The exercise builds on and ties together extensive activities at both the national and European level to improve the resilience of critical information infrastructures. As such, Cyber Europe 2012 is a major milestone in the efforts to strengthen cyber crisis cooperation, preparedness and response across Europe.
Cyber Europe 2012 is a distributed table-top exercise organised by the Member States of the European Union and the European Free Trade Association (EFTA) countries. It is facilitated by the European Network and Information Security Agency (ENISA) and supported by the European Commission's in-house science service, the Joint Research Centre (JRC). Compared to the 2010 exercise, Cyber Europe 2012 has grown considerably in scope, scale and complexity.
Cyber Europe 2012 has three objectives:
- Test effectiveness and scalability of existing mechanisms, procedures and information flow for public authorities’ cooperation in Europe;
- Explore the cooperation between public and private stakeholders in Europe;
- Identify gaps and challenges on how large scale cyber incidents could be handled more effectively in Europe.
Four countries are observing the exercise and 25 countries are actively participating. Using the lessons learned from Cyber Europe 2010, the private sector (from finance, ISPs and eGovernment) is taking part for the first time. In the exercise, public and private participants across Europe will take action at the national level. At the same time, public participants will cooperate across borders.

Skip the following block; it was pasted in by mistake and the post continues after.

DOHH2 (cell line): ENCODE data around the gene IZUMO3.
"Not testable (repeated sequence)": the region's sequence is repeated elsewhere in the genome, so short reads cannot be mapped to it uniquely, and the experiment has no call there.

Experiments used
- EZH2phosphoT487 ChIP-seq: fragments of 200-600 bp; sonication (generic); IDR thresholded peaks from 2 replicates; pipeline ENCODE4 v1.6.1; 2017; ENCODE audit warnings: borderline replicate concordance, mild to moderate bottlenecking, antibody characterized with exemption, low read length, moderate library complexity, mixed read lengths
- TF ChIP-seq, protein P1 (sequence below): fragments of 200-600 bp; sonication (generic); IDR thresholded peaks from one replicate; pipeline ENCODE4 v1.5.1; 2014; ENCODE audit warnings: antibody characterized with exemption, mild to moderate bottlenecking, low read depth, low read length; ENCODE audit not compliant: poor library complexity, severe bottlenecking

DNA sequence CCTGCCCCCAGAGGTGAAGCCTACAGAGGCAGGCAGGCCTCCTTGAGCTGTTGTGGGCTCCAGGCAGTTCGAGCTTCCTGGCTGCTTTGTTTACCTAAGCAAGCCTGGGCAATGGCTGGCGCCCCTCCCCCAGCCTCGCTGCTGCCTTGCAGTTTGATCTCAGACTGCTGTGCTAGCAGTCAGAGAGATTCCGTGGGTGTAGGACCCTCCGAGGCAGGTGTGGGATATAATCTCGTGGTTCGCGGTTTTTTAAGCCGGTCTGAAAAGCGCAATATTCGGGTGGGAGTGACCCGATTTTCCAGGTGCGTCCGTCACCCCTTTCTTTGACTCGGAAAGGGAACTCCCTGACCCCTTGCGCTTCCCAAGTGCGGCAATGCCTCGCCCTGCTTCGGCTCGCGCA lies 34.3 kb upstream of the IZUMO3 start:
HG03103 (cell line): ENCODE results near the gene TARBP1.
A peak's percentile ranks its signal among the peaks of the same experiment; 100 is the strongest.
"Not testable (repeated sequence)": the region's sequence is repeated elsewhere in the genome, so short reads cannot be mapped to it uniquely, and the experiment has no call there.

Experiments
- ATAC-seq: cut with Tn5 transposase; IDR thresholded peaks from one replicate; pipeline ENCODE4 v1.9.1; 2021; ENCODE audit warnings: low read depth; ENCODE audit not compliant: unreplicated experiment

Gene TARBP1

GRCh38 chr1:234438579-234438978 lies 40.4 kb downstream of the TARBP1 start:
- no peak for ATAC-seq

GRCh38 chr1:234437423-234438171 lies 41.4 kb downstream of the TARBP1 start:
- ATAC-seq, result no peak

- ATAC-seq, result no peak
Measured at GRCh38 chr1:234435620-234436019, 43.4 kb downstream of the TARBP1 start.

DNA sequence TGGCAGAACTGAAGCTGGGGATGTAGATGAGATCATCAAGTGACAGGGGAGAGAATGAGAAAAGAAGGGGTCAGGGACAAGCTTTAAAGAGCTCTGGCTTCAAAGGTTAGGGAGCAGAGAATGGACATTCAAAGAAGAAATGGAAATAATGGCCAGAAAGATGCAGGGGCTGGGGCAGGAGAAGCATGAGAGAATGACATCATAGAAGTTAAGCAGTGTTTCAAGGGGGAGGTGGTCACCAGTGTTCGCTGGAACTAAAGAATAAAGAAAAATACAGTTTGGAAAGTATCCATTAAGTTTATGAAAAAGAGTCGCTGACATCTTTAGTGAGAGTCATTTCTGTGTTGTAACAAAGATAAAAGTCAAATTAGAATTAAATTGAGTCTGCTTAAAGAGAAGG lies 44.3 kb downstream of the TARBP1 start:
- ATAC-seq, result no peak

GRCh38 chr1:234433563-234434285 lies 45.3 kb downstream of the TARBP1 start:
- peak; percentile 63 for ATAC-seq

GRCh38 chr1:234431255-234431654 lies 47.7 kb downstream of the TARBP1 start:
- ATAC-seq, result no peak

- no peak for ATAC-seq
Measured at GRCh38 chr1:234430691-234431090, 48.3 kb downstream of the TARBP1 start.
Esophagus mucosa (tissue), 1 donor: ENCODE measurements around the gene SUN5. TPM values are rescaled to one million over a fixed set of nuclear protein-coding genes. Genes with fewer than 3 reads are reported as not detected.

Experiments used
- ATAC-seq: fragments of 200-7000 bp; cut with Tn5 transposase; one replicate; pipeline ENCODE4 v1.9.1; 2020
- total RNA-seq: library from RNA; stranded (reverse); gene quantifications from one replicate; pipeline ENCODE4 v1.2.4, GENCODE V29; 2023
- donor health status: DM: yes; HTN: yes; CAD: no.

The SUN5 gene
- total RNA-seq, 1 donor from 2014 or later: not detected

The scenario for Cyber Europe 2012 combines several technically realistic threats into one simultaneously escalating Distributed Denial of Service (DDoS) attack on online services in all participating countries. This kind of scenario would disrupt services for millions of citizens across Europe.
The complexity of the scenario allows for the creation of enough cyber incidents to challenge the several hundred public and private sector participants from throughout Europe, while at the same time triggering cooperation. By the end of the exercise, the participants will have had to handle more than 1000 injects (simulated cyber incidents).
The Executive Director of ENISA, Prof. Udo Helmbrecht, comments:
“ENISA aims to support the cyber crisis community in improving the resilience of critical information infrastructures. That is why we facilitated the organisation of Cyber Europe 2012.”
The European Commission’s communication from 2009 on CIIP paved the way for the first pan-European Cyber Exercise. In the Digital Agenda, ENISA was given the role of supporting EU and EFTA Member States in organising and running national exercises.
In 2009, ENISA published a ‘Good Practice Guide on National Exercises’ and the Agency has since then held many workshops across Europe to assist in the planning of national exercises. The Agency will soon publish a guide to national contingency planning.
The exercise does not affect real critical information infrastructures, systems or services.
Media briefing pack is available here:
Cyber Europe 2012 video is available here:
For interviews: Graeme Cooper, Head of Public Affairs, ENISA, Mobile: +30 6951 782 268, Graeme.Cooper@enisa.europa.eu
 See IP/10/581, MEMO/10/199 and MEMO/10/200
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